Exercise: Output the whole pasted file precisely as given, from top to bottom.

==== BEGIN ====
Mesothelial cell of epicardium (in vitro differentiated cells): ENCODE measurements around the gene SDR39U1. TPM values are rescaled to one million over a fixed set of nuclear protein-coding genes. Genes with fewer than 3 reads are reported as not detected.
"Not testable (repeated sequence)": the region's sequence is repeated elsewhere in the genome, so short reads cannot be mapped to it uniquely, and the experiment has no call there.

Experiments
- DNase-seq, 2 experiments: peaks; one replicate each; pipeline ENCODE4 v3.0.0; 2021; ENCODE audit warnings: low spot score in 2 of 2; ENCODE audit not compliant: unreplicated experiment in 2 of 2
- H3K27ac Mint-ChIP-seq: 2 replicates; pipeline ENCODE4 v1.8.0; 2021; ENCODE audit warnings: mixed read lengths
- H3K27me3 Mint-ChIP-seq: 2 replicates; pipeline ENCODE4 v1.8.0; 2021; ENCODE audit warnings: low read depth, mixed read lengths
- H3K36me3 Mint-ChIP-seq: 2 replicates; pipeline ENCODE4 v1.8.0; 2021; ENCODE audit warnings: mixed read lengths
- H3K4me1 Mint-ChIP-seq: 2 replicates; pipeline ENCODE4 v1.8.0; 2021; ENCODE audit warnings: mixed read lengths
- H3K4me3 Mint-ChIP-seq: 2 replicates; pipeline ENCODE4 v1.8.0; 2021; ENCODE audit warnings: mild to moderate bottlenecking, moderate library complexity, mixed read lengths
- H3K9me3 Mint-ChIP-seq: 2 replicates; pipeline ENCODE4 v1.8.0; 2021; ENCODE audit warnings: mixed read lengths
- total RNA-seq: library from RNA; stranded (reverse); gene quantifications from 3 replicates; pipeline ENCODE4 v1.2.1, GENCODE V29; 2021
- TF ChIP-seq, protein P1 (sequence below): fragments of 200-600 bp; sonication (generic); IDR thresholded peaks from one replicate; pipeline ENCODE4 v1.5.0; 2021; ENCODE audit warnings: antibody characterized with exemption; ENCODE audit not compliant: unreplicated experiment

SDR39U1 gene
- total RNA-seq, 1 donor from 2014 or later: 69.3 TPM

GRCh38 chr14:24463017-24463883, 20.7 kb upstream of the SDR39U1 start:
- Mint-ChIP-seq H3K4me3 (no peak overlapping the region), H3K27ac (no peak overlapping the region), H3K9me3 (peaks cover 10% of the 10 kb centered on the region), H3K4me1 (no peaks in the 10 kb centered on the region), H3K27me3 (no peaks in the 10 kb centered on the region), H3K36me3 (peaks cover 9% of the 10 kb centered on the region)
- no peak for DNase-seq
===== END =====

Mesothelial cell of epicardium (in vitro differentiated cells): ENCODE measurements around the gene SDR39U1. TPM values are rescaled to one million over a fixed set of nuclear protein-coding genes. Genes with fewer than 3 reads are reported as not detected.
"Not testable (repeated sequence)": the region's sequence is repeated elsewhere in the genome, so short reads cannot be mapped to it uniquely, and the experiment has no call there.

Experiments
- DNase-seq, 2 experiments: peaks; one replicate each; pipeline ENCODE4 v3.0.0; 2021; ENCODE audit warnings: low spot score in 2 of 2; ENCODE audit not compliant: unreplicated experiment in 2 of 2
- H3K27ac Mint-ChIP-seq: 2 replicates; pipeline ENCODE4 v1.8.0; 2021; ENCODE audit warnings: mixed read lengths
- H3K27me3 Mint-ChIP-seq: 2 replicates; pipeline ENCODE4 v1.8.0; 2021; ENCODE audit warnings: low read depth, mixed read lengths
- H3K36me3 Mint-ChIP-seq: 2 replicates; pipeline ENCODE4 v1.8.0; 2021; ENCODE audit warnings: mixed read lengths
- H3K4me1 Mint-ChIP-seq: 2 replicates; pipeline ENCODE4 v1.8.0; 2021; ENCODE audit warnings: mixed read lengths
- H3K4me3 Mint-ChIP-seq: 2 replicates; pipeline ENCODE4 v1.8.0; 2021; ENCODE audit warnings: mild to moderate bottlenecking, moderate library complexity, mixed read lengths
- H3K9me3 Mint-ChIP-seq: 2 replicates; pipeline ENCODE4 v1.8.0; 2021; ENCODE audit warnings: mixed read lengths
- total RNA-seq: library from RNA; stranded (reverse); gene quantifications from 3 replicates; pipeline ENCODE4 v1.2.1, GENCODE V29; 2021
- TF ChIP-seq, protein P1 (sequence below): fragments of 200-600 bp; sonication (generic); IDR thresholded peaks from one replicate; pipeline ENCODE4 v1.5.0; 2021; ENCODE audit warnings: antibody characterized with exemption; ENCODE audit not compliant: unreplicated experiment

SDR39U1 gene
- total RNA-seq, 1 donor from 2014 or later: 69.3 TPM

GRCh38 chr14:24463017-24463883, 20.7 kb upstream of the SDR39U1 start:
- Mint-ChIP-seq H3K4me3 (no peak overlapping the region), H3K27ac (no peak overlapping the region), H3K9me3 (peaks cover 10% of the 10 kb centered on the region), H3K4me1 (no peaks in the 10 kb centered on the region), H3K27me3 (no peaks in the 10 kb centered on the region), H3K36me3 (peaks cover 9% of the 10 kb centered on the region)
- no peak for DNase-seq